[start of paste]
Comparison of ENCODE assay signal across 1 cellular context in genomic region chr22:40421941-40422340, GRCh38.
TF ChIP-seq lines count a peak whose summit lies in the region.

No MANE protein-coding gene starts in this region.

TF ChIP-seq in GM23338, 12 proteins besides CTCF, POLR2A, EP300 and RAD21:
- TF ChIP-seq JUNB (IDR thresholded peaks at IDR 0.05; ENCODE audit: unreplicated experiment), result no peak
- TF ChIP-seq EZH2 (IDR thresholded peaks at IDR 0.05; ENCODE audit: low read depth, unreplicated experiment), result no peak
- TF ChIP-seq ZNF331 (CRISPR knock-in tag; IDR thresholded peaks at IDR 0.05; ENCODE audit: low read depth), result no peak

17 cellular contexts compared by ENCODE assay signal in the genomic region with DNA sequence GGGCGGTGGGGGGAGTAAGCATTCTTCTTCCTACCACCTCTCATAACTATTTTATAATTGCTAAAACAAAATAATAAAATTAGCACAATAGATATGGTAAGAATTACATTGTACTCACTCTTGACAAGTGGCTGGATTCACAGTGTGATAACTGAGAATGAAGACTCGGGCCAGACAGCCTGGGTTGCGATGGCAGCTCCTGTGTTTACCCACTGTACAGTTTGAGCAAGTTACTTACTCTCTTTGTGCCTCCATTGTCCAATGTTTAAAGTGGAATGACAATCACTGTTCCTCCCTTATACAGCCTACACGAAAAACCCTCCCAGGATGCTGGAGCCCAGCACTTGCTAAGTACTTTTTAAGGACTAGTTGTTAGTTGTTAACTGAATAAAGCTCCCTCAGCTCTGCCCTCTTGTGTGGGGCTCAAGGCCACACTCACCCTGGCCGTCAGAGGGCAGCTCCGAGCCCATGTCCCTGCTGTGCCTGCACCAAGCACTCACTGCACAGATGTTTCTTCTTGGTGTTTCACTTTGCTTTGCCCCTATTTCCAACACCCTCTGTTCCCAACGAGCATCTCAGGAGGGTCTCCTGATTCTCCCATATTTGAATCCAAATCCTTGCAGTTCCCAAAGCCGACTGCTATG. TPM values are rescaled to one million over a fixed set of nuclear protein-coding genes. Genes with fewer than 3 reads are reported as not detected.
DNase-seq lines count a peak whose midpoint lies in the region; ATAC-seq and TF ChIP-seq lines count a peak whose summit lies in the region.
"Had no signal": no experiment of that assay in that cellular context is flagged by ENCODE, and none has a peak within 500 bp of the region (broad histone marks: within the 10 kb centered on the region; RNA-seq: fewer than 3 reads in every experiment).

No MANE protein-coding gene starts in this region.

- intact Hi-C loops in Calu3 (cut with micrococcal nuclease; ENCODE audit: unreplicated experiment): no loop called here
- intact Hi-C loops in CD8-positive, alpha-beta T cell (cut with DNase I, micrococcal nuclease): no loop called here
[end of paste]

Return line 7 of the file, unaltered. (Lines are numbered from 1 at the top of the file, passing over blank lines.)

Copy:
- TF ChIP-seq ZNF331 (CRISPR knock-in tag; IDR thresholded peaks at IDR 0.05; ENCODE audit: low read depth), result no peak